Studies with a series of metal/ceria(111) (metal=Co, Ni, Cu; ceria=CeO2) surfaces indicate that metal–oxide interactions can play a very important role for the activation of methane and its reforming with CO2 at relatively low temperatures (600–700 K). Among the systems examined, Co/CeO2(111) exhibits the best performance and Cu/CeO2(111) has negligible activity. Experiments using ambient pressure X-ray photoelectron spectroscopy indicate that methane dissociates on Co/CeO2(111) at temperatures as low as 300 K—generating CHx and COx species on the catalyst surface. The results of density functional calculations show a reduction in the methane activation barrier from 1.07 eV on Co(0001) to 0.87 eV on Co2+/CeO2(111), and to only 0.05 eV on Co0/CeO2−x(111). At 700 K, under methane dry reforming conditions, CO2 dissociates on the oxide surface and a catalytic cycle is established without coke deposition. A significant part of the CHx formed on the Co0/CeO2−x(111) catalyst recombines to yield ethane or ethylene.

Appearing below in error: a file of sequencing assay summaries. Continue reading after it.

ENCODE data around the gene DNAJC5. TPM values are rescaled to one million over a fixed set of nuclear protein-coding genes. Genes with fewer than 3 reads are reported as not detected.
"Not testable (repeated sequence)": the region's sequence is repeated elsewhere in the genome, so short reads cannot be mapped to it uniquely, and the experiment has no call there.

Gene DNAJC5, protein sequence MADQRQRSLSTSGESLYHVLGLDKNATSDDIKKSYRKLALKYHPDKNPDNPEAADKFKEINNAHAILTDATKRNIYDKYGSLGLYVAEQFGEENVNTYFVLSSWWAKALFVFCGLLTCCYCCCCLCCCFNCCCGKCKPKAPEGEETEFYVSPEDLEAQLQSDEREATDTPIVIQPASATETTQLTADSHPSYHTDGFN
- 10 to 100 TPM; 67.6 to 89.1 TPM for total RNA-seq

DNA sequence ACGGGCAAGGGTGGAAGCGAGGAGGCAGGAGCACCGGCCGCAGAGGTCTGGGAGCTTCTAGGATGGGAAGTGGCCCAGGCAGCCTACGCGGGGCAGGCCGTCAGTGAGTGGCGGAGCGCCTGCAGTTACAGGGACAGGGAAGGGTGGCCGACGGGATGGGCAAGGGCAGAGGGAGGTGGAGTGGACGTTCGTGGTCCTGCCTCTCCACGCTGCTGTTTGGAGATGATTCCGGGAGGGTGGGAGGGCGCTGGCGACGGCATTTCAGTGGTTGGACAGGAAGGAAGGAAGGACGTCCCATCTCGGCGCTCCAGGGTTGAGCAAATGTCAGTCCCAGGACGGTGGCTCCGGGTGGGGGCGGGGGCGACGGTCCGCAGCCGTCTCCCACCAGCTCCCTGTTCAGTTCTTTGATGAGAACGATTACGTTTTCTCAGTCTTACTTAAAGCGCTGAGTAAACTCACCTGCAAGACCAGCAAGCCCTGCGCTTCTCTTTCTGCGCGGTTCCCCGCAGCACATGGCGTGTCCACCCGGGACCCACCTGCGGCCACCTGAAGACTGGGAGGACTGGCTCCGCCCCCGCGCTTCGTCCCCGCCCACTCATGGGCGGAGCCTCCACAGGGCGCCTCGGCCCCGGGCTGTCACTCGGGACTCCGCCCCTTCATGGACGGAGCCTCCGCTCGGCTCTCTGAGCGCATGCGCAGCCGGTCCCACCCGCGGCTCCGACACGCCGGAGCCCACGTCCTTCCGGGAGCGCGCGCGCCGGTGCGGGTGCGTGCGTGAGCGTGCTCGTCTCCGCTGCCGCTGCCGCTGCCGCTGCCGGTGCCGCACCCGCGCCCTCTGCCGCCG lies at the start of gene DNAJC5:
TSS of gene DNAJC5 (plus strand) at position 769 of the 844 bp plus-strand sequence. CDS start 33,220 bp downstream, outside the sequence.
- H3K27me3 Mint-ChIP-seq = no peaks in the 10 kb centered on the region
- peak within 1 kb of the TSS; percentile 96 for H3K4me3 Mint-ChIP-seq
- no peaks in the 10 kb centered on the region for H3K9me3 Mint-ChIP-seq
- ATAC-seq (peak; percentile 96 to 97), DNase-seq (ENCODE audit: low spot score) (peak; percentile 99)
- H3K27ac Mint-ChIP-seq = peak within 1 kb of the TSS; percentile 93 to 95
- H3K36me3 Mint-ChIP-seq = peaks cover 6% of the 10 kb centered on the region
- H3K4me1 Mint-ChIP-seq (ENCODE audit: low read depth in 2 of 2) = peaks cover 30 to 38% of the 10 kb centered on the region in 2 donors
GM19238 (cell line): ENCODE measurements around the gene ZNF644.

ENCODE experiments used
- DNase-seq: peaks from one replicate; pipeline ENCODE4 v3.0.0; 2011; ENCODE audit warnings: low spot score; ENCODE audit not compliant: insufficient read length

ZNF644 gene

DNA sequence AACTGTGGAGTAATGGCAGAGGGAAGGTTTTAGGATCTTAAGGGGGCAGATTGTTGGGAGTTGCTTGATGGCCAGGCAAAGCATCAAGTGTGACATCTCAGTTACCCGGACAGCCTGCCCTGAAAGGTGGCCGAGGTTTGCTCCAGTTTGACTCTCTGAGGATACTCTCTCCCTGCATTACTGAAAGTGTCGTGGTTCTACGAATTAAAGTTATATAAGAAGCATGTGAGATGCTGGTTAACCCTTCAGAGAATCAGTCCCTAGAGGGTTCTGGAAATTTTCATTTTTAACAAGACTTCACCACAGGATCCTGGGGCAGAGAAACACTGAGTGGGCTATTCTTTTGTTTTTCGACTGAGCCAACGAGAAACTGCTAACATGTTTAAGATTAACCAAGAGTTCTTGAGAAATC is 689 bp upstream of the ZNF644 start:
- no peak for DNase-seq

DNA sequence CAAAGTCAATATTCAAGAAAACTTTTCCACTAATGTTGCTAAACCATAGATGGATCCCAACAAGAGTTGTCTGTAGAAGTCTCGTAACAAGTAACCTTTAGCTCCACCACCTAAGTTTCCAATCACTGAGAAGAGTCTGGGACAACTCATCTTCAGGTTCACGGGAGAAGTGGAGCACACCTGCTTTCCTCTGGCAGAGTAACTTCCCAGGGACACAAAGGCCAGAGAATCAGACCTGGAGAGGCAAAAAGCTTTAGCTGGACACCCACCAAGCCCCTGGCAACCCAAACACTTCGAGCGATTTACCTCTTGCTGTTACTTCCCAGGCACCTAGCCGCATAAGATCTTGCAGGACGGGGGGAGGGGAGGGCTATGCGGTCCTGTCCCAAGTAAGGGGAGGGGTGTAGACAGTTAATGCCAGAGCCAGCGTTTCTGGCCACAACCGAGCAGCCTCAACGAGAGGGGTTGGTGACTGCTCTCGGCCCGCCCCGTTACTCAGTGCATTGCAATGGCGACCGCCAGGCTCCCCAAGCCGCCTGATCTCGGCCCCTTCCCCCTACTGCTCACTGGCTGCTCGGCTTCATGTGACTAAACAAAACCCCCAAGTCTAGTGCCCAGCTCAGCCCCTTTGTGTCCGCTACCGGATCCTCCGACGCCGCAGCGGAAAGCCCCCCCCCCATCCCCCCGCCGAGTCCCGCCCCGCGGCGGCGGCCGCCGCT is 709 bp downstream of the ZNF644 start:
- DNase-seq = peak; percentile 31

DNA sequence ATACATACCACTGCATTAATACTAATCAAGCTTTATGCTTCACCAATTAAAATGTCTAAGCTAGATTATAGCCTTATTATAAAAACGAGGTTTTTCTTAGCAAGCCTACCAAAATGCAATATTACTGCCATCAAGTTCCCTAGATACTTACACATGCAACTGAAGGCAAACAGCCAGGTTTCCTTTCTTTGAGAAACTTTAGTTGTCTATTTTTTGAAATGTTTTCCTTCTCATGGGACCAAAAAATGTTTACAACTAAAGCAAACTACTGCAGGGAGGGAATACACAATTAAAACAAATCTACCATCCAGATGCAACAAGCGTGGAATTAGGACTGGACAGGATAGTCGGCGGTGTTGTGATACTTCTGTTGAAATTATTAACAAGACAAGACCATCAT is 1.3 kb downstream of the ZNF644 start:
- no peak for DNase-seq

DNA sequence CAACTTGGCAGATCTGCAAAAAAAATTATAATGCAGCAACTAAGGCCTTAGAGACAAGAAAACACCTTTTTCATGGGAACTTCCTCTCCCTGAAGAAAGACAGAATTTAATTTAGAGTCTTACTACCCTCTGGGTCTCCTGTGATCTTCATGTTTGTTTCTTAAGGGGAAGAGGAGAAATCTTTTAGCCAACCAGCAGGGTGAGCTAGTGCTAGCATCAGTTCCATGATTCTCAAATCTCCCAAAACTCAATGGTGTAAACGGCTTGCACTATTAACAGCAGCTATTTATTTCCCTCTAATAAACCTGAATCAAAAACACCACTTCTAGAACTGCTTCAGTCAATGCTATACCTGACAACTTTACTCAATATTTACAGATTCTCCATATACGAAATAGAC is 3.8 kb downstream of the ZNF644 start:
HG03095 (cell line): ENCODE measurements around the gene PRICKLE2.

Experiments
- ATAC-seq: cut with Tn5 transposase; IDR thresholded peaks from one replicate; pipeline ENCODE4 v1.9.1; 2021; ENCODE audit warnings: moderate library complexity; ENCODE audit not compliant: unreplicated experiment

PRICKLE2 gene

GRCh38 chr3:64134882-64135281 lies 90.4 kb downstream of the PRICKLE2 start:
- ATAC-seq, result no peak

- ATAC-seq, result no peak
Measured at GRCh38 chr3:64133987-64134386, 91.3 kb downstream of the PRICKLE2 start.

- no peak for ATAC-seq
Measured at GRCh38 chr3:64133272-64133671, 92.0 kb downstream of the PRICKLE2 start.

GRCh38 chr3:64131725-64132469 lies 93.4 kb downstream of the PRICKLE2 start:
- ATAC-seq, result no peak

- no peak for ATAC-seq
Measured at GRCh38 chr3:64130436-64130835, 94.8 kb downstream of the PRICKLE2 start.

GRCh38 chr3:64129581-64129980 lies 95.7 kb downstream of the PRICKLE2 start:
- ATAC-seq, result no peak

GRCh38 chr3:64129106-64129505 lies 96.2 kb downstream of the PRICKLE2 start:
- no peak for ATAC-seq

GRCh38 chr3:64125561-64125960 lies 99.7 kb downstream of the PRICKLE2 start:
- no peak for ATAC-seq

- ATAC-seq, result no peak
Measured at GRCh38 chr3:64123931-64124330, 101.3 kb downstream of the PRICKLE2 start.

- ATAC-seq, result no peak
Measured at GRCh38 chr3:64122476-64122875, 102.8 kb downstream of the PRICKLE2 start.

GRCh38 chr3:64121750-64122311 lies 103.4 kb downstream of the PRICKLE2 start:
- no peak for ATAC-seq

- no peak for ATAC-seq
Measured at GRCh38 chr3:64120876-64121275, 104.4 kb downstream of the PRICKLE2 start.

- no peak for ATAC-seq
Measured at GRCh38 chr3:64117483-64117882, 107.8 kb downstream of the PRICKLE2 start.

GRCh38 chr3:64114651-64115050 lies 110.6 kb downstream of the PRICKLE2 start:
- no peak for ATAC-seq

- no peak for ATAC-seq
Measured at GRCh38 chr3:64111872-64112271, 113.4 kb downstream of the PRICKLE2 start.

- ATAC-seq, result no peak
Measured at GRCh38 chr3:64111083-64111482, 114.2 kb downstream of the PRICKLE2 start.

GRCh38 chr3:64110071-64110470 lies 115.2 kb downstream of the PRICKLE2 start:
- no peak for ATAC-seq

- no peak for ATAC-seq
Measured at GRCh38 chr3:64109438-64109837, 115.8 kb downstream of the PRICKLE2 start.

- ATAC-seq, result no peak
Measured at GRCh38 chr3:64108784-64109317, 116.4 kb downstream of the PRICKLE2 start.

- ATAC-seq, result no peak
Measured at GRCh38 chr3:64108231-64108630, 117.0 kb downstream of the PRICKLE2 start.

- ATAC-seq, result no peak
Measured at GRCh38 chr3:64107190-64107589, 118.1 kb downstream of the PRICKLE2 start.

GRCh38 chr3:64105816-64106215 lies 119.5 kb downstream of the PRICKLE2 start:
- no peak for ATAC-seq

- density functional theory
- methane dissociation